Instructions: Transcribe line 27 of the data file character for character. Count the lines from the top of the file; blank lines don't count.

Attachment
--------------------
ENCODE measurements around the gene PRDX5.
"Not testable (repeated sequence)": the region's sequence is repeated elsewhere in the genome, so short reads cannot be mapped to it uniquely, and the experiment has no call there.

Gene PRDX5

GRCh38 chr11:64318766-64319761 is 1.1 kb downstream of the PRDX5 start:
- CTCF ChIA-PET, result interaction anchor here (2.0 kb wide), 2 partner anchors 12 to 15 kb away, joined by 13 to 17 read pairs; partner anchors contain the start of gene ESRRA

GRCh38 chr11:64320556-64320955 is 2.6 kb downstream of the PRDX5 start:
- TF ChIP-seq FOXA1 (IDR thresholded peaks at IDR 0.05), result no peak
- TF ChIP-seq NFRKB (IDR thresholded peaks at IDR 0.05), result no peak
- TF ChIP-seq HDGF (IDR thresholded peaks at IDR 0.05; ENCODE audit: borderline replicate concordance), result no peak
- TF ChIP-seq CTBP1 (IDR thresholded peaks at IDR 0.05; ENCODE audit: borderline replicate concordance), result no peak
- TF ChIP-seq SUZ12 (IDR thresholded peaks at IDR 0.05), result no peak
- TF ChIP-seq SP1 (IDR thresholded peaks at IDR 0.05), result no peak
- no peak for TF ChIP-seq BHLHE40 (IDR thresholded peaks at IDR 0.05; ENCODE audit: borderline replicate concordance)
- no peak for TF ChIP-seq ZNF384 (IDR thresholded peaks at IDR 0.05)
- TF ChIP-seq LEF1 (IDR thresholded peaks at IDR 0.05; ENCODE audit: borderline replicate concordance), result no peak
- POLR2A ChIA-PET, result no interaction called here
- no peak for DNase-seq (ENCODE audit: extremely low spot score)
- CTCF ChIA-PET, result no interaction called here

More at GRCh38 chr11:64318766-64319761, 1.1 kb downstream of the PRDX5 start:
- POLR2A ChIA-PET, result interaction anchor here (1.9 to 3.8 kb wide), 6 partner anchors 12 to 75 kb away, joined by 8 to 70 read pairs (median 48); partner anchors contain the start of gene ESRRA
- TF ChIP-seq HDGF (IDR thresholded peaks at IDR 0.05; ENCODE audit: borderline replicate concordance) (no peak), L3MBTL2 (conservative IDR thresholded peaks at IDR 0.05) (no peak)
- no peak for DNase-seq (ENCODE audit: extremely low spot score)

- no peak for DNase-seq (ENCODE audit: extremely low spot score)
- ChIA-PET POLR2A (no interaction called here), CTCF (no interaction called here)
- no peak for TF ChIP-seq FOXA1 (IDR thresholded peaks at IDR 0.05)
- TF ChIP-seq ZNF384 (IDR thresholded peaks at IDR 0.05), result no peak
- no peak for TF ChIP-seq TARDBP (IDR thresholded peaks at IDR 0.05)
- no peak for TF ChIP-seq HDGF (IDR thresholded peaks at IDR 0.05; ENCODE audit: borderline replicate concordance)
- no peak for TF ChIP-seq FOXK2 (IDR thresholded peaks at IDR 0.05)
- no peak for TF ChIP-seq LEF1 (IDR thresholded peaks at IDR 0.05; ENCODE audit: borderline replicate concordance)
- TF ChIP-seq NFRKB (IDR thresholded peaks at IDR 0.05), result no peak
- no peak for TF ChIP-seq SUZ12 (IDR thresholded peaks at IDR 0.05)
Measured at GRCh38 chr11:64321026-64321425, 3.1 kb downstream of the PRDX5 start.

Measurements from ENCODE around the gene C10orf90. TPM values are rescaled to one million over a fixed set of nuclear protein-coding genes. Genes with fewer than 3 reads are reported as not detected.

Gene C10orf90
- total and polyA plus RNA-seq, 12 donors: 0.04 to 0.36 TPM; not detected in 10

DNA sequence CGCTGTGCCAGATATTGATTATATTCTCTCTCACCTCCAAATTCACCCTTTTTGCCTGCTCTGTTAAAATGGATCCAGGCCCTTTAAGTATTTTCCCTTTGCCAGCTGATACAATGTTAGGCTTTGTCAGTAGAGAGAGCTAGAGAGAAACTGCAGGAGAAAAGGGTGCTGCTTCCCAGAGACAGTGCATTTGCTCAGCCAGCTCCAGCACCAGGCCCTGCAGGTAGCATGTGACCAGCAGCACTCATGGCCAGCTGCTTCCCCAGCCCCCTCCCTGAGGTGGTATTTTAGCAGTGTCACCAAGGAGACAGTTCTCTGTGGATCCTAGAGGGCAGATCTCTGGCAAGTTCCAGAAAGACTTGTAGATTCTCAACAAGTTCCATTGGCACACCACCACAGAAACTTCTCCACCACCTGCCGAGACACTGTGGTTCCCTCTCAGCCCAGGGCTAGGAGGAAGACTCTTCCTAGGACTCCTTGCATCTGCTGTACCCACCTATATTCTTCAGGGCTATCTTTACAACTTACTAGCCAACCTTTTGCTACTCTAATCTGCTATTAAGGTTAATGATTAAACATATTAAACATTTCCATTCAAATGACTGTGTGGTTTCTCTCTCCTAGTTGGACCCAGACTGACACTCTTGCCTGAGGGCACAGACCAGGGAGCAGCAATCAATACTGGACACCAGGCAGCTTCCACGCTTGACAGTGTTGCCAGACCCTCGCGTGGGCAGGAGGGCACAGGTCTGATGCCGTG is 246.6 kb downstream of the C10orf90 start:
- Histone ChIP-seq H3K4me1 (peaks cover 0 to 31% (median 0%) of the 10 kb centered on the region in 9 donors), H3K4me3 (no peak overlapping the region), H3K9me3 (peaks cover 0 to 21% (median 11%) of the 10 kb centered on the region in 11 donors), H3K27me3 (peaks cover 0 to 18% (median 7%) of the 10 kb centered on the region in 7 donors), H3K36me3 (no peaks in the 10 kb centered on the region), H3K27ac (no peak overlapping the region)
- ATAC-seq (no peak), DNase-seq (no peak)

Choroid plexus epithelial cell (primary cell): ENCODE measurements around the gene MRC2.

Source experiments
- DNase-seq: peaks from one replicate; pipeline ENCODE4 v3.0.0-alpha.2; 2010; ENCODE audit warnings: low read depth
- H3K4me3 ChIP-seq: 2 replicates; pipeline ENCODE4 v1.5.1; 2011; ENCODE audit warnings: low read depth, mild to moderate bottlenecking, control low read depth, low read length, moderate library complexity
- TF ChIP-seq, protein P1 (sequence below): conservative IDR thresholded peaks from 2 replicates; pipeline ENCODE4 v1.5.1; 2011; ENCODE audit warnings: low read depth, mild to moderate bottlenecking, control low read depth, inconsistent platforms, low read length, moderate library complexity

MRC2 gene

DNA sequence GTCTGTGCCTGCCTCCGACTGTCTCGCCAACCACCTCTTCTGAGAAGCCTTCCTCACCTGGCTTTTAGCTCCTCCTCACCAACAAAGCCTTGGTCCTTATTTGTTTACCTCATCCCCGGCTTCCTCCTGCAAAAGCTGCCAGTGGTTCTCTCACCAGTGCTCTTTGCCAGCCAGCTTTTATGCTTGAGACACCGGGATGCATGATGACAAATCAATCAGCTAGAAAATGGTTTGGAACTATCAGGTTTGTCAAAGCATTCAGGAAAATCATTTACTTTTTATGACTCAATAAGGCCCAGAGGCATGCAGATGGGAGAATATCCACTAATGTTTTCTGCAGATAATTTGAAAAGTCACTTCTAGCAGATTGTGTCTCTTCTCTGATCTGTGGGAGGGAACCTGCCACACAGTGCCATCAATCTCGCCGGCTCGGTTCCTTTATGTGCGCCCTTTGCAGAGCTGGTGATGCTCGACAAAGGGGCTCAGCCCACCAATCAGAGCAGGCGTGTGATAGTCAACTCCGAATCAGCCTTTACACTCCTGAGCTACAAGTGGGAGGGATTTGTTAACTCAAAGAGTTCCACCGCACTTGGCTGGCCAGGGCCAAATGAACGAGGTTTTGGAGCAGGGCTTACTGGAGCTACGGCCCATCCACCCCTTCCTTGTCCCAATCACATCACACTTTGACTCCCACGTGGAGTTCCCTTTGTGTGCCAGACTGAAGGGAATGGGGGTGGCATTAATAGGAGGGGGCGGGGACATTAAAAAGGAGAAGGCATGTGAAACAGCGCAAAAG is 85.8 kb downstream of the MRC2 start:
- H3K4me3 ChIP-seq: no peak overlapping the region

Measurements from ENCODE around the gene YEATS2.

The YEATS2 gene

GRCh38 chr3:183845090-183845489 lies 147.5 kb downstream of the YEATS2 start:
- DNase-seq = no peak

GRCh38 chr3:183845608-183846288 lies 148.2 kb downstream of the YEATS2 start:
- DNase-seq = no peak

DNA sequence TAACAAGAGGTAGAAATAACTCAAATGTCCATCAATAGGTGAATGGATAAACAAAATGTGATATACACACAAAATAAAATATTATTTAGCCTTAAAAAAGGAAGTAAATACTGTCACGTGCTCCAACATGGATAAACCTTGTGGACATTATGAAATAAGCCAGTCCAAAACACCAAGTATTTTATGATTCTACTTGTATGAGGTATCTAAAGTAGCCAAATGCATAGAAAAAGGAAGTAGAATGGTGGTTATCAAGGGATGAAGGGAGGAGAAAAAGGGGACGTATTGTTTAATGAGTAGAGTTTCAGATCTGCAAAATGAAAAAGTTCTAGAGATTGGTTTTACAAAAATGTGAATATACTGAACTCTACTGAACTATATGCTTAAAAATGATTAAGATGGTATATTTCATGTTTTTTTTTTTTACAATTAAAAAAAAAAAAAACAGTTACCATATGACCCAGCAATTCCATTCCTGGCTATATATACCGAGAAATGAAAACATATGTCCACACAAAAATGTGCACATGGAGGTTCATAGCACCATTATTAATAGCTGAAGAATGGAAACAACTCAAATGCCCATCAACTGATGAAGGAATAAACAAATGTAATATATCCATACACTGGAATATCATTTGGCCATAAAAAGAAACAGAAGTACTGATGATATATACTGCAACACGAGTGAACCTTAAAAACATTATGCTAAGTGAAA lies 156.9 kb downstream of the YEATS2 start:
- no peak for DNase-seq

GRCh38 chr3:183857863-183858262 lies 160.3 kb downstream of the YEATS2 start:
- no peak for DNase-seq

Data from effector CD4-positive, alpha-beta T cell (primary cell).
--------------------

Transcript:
- no peak for TF ChIP-seq TARDBP (IDR thresholded peaks at IDR 0.05)